Last year I wrote a small procedural island generator in Racket called procsland. I know, the name sucks. I’m not very good at names. Aside from the name, though, I took a good look at the code this week and I realised I’m not very good at that either. The generator was really a cellular automaton with hexagonal cells. Each cell had 6 neighbours. If a cell with water is surrounded by too little or a too much land, it turned into land. Pretty straightforward stuff, aside from a bit of hexagonal grid math. The trouble is, I didn’t really adopt a very functional style for the code. I used a straight list to represent the map, but that was about it. Lots of
list-refs and lots of awkward iteration. For some reason, a bunch of double quoted values popped up in the code (
''land instead of
'land) so there were snippets like this one:
(last (list-ref tile-list (+ (+ q (car dir)) (* (+ r (last dir)) w))))
devised as a last ditch effort against myself. I still have leftover trauma from that. Anyway, you get the point.
I decided to rewrite it all. First, I ditched the list in favor of a 2D array. That made more sense considering all those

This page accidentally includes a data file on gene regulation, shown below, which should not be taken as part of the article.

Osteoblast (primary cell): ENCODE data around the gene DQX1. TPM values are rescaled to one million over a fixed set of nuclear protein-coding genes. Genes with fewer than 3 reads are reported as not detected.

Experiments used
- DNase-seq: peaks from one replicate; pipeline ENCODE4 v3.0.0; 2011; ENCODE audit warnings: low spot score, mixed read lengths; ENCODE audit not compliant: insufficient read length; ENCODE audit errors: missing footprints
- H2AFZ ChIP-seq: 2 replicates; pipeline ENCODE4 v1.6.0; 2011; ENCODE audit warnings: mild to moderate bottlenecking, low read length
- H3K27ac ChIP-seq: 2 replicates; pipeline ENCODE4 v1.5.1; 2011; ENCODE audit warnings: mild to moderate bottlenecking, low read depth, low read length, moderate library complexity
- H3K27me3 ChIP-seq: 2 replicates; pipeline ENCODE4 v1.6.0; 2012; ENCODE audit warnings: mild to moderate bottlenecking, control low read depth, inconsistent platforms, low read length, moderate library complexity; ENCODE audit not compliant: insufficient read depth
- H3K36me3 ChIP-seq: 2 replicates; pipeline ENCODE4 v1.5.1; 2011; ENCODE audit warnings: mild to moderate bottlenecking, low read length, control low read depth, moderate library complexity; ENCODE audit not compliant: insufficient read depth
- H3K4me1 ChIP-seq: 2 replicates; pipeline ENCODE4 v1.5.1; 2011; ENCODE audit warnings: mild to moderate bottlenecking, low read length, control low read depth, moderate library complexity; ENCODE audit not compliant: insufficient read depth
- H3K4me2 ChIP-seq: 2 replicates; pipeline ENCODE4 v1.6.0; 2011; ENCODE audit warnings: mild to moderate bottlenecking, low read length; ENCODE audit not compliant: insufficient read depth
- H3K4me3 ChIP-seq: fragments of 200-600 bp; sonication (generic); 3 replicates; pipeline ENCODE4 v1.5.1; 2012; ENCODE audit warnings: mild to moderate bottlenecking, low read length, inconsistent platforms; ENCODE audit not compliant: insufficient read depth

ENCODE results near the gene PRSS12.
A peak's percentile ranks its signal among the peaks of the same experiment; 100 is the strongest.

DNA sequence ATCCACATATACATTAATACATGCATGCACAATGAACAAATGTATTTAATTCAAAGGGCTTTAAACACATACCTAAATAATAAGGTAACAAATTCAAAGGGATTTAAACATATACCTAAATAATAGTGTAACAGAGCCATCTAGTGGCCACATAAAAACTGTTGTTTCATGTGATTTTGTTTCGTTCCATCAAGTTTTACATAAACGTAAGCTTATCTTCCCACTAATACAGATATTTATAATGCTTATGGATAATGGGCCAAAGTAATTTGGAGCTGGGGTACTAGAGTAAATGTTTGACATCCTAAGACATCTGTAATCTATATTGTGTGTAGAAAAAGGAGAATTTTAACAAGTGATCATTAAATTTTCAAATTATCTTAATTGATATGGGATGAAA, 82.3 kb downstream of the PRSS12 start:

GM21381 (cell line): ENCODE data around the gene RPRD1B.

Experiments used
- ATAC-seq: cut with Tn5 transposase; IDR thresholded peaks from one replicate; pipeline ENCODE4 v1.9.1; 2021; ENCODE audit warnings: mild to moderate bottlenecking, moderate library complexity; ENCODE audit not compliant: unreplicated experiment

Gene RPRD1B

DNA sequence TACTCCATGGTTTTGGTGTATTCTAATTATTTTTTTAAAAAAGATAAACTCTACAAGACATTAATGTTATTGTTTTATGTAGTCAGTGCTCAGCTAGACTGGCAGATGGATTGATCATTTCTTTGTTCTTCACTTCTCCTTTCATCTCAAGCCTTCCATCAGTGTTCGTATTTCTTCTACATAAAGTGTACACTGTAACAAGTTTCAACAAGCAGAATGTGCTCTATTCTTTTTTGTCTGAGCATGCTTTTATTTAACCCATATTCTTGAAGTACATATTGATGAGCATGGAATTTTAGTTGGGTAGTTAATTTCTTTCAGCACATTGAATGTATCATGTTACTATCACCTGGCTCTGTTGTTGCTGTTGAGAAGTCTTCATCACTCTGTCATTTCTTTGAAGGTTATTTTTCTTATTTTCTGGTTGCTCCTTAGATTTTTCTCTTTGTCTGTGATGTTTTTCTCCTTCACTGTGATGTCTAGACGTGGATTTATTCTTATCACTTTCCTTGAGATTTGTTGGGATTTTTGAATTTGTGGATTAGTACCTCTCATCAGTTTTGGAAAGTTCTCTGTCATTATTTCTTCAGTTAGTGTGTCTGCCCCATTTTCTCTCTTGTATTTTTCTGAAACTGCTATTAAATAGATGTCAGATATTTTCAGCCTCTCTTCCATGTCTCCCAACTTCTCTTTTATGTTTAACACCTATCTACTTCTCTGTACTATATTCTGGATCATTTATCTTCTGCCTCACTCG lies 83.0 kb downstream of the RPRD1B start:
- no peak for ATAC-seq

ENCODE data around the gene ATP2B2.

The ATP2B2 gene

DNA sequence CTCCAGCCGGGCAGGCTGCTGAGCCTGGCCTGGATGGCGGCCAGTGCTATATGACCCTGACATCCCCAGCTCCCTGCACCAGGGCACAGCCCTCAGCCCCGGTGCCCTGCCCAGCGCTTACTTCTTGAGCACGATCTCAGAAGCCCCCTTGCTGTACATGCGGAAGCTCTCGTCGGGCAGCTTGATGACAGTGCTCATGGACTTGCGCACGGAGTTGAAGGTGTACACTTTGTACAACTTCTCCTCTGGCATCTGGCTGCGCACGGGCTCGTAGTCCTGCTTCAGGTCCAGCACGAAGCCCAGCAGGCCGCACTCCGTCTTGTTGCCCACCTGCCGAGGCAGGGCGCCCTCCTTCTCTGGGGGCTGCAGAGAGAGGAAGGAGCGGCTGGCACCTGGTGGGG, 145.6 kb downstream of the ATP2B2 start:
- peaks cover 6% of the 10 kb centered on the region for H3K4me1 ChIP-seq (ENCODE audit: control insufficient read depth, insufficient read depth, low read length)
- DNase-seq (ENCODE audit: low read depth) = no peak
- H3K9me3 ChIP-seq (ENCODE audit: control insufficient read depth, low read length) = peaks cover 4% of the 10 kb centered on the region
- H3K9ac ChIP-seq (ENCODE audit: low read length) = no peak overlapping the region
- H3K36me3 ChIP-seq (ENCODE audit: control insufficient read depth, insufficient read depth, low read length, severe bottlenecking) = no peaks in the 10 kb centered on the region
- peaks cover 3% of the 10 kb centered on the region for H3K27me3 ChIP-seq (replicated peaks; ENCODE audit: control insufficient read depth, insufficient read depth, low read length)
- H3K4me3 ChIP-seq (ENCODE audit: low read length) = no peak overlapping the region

list-refs that I feel are necessary. And then, as per the docs, Typed Racket popped up as an option. While I am familiar with it, I’ve never really used it. This was an opportunity to learn.
It felt a lot cleaner this time around.
math/array provides a lot of useful tools that fit the job. The drawing code naturally moved to
graphics.rkt, which I should’ve done sooner. The end result is a 60 line file for the cellular automata code and another 60 line file for the graphics code.
main.rkt remained largely the same.
One issue that I ran into was (I think) a bug in
typed/racket/gui. For some reason, before I moved the drawing code, running
map.rkt, a file with around 5 definitions (and no user-defined macros or top-level function application) took too much memory. Switching to
typed/racket/gui/base didn’t help. Splitting the code did. After that, both
graphics.rkt ran quickly and used a lot less memory. At a high level, it was probably some weird interaction between my code and stuff provided by
typed/racket/gui. It will take a bit more testing to pinpoint the exact issue.
In the process, I completely forgot that I was using hexagons instead of squares, so the cellular automaton is actually a regular square-based one, but the end result might look a bit better anyway. After 15 steps, all the land masses seem well-defined, although they might actually be peninsulas and not islands. Po-tay-to po-tah-to.